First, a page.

The government has confirmed it will make all new heavy goods vehicles (HGVs) zero-emission by 2040. The policy, which was revealed at the COP26 climate summit in Glasgow, follows on from the announcement that the sale of new petrol- and diesel-powered cars will end 10 years earlier, in 2030.

With the introduction of the new policy, the Department for Transport (DfT) says the sale of new, internal combustion-powered HGVs weighing 26 tonnes and under will be banned in 2035, while all new HGVs will be zero-emission by 2040. The department claims the UK will become the first country to “commit” to phasing out new, non-zero emission heavy goods vehicles by 2035.

The DfT also says the latest pledge will stand alongside the existing new car policy to end the sale of all polluting road vehicles within the next two decades. Transport Secretary Grant Shapps said the move would help prevent temperatures rising by more than 1.5 degrees Celsius.

HGV passing by on the road

From our roads to the skies, the transition to zero-emission transport has reached a tipping point,” he said. “We know that transport plays a key role saving the planet from warming above 1.5°C, which is why this is the COP that will kick start our ambition for zero-emission aviation and why I’m proud to be uniting world leaders to tackle climate change – creating new opportunities for clean growth, green jobs and improved air quality right across the globe.

“To support the transition to electric vehicles (EVs), it’s integral that we have the infrastructure to support it. My vision is for the UK to have one of the best EV infrastructure networks in the world, with excellent British design at its heart.”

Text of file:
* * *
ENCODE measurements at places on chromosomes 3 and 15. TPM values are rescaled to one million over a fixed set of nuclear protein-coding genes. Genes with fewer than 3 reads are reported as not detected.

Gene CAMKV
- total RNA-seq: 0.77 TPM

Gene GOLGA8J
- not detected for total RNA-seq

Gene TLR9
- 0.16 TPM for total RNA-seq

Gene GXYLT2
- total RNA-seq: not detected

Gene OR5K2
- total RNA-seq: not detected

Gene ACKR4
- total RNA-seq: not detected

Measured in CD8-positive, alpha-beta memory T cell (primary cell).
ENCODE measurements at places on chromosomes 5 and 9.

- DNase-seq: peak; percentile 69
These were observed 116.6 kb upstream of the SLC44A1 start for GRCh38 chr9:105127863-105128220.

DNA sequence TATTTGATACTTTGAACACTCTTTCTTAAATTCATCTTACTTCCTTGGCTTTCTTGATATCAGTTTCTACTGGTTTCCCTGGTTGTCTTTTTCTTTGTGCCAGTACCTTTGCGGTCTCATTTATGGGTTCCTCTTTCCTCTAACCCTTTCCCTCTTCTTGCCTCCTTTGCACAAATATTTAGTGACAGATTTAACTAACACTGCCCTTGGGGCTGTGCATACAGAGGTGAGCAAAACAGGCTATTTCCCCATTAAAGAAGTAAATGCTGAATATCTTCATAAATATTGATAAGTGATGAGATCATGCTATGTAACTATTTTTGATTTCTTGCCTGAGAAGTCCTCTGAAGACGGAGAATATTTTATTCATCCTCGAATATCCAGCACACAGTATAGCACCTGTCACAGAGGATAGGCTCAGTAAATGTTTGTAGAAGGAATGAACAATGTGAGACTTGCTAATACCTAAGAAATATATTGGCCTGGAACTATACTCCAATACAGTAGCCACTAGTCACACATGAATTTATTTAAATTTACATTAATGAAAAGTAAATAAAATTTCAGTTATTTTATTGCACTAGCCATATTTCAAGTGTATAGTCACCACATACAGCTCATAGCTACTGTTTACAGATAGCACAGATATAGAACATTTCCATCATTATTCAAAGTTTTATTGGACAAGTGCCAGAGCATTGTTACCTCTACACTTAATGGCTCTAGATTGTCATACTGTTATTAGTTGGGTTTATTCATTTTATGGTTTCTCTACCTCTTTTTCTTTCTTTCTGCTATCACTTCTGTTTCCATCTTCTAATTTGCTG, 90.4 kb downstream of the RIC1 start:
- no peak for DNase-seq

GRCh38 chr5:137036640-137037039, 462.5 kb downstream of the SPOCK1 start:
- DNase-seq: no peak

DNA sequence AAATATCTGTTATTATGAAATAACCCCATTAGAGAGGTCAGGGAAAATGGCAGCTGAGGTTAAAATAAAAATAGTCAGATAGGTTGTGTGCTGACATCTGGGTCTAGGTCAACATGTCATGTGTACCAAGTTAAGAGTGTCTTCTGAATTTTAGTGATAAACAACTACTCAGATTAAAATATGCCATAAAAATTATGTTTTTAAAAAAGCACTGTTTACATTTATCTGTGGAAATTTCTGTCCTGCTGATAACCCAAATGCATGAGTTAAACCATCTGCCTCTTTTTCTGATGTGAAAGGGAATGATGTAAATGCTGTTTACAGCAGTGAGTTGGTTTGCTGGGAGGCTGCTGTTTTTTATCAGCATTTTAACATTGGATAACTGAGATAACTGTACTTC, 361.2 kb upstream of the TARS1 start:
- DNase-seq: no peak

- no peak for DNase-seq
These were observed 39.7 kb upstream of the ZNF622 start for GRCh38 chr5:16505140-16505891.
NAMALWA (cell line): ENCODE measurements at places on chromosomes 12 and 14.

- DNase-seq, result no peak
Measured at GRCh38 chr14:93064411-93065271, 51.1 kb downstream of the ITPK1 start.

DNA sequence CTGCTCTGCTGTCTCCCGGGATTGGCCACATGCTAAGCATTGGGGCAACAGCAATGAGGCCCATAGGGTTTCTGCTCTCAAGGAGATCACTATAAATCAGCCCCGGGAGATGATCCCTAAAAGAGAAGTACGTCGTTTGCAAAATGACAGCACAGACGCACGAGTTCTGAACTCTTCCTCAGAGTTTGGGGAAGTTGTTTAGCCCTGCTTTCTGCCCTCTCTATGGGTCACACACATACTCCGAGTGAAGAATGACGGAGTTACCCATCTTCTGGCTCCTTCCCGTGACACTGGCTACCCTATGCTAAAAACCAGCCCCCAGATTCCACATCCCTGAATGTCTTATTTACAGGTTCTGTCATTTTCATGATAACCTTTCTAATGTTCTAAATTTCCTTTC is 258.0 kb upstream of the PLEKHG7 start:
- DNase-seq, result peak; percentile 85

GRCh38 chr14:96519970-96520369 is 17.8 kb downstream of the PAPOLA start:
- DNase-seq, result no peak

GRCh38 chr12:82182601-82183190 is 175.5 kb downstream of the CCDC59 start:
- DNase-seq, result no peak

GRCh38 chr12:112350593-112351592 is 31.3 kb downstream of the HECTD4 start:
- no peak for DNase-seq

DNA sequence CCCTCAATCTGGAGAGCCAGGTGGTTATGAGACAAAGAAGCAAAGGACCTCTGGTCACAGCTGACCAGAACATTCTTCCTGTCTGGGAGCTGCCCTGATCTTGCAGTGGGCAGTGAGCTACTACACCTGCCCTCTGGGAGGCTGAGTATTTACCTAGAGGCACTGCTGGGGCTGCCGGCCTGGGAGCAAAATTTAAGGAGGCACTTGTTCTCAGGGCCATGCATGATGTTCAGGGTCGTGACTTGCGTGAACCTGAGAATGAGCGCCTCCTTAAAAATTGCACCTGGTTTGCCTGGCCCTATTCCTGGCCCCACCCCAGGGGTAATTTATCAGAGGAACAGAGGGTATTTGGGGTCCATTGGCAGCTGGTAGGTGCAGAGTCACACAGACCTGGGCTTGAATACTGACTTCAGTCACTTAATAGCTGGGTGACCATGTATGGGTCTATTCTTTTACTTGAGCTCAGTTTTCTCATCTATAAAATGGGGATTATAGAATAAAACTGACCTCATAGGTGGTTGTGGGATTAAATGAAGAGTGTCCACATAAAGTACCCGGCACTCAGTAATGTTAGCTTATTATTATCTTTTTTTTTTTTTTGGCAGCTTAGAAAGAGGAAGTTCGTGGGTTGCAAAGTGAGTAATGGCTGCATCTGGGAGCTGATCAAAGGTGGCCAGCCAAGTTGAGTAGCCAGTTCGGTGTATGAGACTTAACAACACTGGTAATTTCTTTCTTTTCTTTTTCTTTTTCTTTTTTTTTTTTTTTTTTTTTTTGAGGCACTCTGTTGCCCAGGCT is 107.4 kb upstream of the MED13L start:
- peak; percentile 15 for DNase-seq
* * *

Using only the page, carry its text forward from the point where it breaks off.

Man on tiny scooter between car and HGV truck in London traffic

Meanwhile the British Vehicle Rental and Leasing Association (BVRLA) chief executive, Gerry Keaney, said the move would help decarbonise the road haulage industry.

“Today’s announcement is a welcome update and will support the industry in its drive towards decarbonisation,” he said. “BVRLA members are already leading the way in making positive changes and it’s vital that regulations acknowledge the different challenges experienced from one vehicle type to another.

“Use cases of HGVs vary significantly, so we welcome the government’s intention to consult on derogations that will enable a fair and achievable transition. The BVRLA looks forward to working with the government on the delivery plan that will be essential in ensuring the UK road transport network can be decarbonised successfully.

“The approach must be comprehensive, particularly around HGVs where the barriers remain huge. The recent funding that was announced to support trials of zero emission technology for the sector is a very positive step, and we eagerly await the clarity this will bring to help meet the phase-out dates.”